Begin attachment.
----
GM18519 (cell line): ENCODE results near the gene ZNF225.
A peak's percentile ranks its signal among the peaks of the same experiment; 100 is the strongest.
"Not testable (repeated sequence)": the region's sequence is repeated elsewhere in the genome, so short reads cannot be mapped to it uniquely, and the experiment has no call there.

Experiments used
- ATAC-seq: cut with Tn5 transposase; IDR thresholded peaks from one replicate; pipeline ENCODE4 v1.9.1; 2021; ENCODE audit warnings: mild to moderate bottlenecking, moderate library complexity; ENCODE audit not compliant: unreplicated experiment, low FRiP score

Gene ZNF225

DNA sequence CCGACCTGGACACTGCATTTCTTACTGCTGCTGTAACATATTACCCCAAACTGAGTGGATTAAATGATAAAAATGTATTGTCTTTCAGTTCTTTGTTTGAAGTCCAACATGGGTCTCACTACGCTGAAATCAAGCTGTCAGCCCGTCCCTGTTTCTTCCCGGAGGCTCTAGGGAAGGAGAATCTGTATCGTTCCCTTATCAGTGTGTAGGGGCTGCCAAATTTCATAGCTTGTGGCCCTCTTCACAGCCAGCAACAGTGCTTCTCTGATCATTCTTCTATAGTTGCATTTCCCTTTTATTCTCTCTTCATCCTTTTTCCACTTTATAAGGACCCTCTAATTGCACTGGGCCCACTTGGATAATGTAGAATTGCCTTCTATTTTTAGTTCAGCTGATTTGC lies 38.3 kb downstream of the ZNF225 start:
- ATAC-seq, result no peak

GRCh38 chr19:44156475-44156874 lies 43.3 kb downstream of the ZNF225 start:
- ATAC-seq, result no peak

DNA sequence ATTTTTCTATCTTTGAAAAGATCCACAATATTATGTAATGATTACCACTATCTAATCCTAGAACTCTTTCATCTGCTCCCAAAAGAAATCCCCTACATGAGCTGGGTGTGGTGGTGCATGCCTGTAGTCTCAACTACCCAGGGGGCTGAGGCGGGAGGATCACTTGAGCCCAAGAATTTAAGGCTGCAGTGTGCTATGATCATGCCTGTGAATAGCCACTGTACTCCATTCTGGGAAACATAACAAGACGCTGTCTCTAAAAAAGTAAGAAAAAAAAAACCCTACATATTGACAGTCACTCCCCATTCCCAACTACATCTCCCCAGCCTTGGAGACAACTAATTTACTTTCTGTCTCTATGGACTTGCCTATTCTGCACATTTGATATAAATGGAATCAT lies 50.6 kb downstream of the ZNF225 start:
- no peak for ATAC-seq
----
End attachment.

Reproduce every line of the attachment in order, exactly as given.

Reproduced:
GM18519 (cell line): ENCODE results near the gene ZNF225.
A peak's percentile ranks its signal among the peaks of the same experiment; 100 is the strongest.
"Not testable (repeated sequence)": the region's sequence is repeated elsewhere in the genome, so short reads cannot be mapped to it uniquely, and the experiment has no call there.

Experiments used
- ATAC-seq: cut with Tn5 transposase; IDR thresholded peaks from one replicate; pipeline ENCODE4 v1.9.1; 2021; ENCODE audit warnings: mild to moderate bottlenecking, moderate library complexity; ENCODE audit not compliant: unreplicated experiment, low FRiP score

Gene ZNF225

DNA sequence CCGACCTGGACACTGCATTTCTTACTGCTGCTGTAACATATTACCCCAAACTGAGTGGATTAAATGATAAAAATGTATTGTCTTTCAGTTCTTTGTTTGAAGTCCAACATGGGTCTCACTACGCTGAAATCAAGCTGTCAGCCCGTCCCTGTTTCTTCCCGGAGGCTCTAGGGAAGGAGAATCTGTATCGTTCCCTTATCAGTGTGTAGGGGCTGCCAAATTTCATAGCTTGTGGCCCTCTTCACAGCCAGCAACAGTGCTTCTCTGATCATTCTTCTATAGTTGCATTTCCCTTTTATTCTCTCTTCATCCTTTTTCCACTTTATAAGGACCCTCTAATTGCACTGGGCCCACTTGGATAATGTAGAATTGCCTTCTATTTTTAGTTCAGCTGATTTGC lies 38.3 kb downstream of the ZNF225 start:
- ATAC-seq, result no peak

GRCh38 chr19:44156475-44156874 lies 43.3 kb downstream of the ZNF225 start:
- ATAC-seq, result no peak

DNA sequence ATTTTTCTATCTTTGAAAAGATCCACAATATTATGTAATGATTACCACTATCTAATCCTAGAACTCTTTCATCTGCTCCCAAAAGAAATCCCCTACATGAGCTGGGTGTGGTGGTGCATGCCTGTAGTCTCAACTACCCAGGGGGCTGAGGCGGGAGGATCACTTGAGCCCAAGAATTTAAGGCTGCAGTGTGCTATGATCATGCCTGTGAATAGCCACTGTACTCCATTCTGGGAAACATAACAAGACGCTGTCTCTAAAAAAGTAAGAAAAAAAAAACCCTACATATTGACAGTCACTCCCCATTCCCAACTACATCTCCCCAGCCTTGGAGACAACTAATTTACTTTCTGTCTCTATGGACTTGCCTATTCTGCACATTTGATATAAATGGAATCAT lies 50.6 kb downstream of the ZNF225 start:
- no peak for ATAC-seq